Peer-to-peer lending, as a model, doesn’t really work in my opinion. Many offshore companies in that space are now raising trusts to fund loans. That’s not peer-to-peer, that’s securitisation delivered through an online portal. Aussie John Symond was first to take it to the banks – the result was a significant shift in the home lending landscape. But the banks are still here – he didn’t disrupt them, he displaced them. The result was a decrease in margins, and at best that is what the peer-to-peer lenders can hope to inflict on the banks. At the rate they are going at the moment, I’m not hopeful.

In the end, the Australian banks are some of the most profitable in the world. The fintechs that are in the market at the moment, that I am aware of, are displacing some of the banks’ business and will probably chip away at their profitability. It is unlikely that any will cause more than an annoyance. If you know of any fintechs that have true disruptive capacity, shoot me an email I would love to learn about them.


Internet Button – How to set it up

Recently, one of my colleagues and I bought an internet button from Particle.io. I thought it would be fun to play around with. After spending a few (frustrating) hours trying to get it to work as I wanted, I thought it might be helpful if I gave an overview of how I got it running. If you’re a whiz developer, you probably don’t need to read this. However, if you’re not a programer and thought that you’d buy an internet button to play around with, this guide is going to save you a serious amount of time.

What are we going to learn?

In the first instance, the plan was to enable you to hit the button to send an email. Fundamentally, we will get the button up and running and connect it to IFTTT.

Why is this guide needed?

Fundamentally, this guide is needed because all of the instructions seem to be old and don’t work. Also, the code repos that they recommend you download into your IDE also seem to be old and don’t work. So rather than you try and figure it out, I am going to give you the TL;DR.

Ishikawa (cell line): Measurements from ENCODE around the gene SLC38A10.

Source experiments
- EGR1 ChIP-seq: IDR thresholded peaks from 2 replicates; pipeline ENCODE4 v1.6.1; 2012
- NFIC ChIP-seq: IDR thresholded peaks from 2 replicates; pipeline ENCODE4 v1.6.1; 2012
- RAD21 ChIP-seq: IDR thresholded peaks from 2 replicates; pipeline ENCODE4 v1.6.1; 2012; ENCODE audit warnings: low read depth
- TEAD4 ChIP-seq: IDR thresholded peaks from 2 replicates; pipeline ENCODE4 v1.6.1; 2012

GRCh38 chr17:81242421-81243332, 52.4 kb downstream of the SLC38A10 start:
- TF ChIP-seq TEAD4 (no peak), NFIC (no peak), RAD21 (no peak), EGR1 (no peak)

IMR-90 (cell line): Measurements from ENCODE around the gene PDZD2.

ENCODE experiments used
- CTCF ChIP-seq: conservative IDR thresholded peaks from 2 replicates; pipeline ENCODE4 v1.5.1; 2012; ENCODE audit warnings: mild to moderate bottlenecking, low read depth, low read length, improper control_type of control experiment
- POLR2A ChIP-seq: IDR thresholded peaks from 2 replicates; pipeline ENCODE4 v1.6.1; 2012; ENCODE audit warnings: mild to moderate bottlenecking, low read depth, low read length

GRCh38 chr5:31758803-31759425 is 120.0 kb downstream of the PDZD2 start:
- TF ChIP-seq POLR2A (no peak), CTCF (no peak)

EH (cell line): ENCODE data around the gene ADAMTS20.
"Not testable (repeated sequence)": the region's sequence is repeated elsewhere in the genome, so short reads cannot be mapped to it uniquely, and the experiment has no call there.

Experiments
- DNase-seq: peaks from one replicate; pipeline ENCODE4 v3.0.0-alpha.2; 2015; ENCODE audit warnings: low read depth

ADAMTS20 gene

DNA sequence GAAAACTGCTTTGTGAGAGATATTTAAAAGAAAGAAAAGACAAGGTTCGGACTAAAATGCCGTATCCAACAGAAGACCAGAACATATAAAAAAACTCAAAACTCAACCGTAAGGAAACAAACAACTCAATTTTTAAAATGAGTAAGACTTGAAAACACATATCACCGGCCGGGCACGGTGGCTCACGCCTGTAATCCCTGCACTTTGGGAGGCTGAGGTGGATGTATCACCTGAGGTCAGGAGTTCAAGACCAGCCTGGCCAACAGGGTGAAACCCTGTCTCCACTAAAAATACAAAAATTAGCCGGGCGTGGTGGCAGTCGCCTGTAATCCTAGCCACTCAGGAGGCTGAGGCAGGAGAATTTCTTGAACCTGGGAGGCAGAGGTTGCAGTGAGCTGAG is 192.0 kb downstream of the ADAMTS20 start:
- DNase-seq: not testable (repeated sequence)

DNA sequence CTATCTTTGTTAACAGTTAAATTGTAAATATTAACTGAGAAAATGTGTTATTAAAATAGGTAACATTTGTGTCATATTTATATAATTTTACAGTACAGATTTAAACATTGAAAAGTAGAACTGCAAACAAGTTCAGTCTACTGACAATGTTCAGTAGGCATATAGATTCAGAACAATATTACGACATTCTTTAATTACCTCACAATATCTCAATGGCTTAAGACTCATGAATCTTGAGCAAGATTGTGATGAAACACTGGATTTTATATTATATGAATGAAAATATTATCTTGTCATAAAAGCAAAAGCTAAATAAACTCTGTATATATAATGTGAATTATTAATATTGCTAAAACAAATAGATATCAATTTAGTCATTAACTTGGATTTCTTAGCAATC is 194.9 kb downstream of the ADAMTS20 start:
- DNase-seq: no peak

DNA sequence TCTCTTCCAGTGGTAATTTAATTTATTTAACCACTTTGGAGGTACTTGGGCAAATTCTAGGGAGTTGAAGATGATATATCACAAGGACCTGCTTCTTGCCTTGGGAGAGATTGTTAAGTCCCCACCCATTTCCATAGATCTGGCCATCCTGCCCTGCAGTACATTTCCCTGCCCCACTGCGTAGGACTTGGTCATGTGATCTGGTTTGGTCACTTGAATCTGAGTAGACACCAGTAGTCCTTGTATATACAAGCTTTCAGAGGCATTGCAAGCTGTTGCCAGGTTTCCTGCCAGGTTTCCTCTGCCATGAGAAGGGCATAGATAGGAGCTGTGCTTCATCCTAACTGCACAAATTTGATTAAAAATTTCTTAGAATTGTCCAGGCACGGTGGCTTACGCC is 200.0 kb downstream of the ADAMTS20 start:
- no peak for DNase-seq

You’re not a developer, but you got it to work. How?

This question is simply an excuse for me to insert my new favourite meme (thanks Shaw!), which pretty much sums up all of my development efforts. I laugh, because it is true (mostly).

Pasted image at 2016_08_19 08_46 PM

Cale is not a developer

 Ok, what needs to be done

Well, once the button arrives you need to follow the instructions to set it up. When the instructions get to a part about “flashing” the memory of the button from the console, this is where it gets tricky. Rather than muck about, here is code that is guaranteed to work (well, it worked for me):

#include "InternetButton/InternetButton.h"

// Create a Button named b. It will be your friend, and you two will spend lots of time together.
// You may be wondering about those two slashes and this gray text- they're called comments, and
// don't affect the code. Think of this as the voice of the narrator.
InternetButton b = InternetButton();

// The code in setup() runs once when the device is powered on or reset. Used for setting up states, modes, etc
void setup() {
// Tell b to get everything ready to go
// Use b.begin(1); if you have the original SparkButton, which does not have a buzzer or a plastic enclosure
// to use, just add a '1' between the parentheses in the code below.
void loop() {
Particle.publish("allbuttons","Tim", 1, PRIVATE);

else {

You simply have to copy and paste the above code into the IDE, hit the Verify button at the top left (the tick), and then flash the code to your internet button (press the button above – it looks like a lightning bolt).

Now, log into your console and click on your device. When you press the button, it should come through with “Tim” to the log. If that’s the case, you can now connect IFTTT to listen for “Tim” and you are away… the world is your internet button oyster.

Why Tim?
Long story.

Treasury Today article

I was recently interviewed by Treasury Today regarding an article I wrote on LinkedIn. It was an interesting process, both internally at work and with Treasury Today. Whilst the article didn’t necessarily come out exactly as I had envisioned in my head, I thought James from TT did a great job. Reading the article, the theme fundamentally reads as “technical skills should not be forgotten on Treasury’s march to become strategically relevant”. That is something I totally agree with, and was a sub-theme of the LinkedIn post.

However, the over-arching theme to the original LinkedIn post was really, “The difference on the bottom line between a good and a bad treasurer is many times your CEO’s salary. So choose your treasurer thoughtfully.”

Here is the article on Treasury Today’s website. A big thanks to James Hayward for his flexibility and for thinking that anyone would be interested in what I had to say!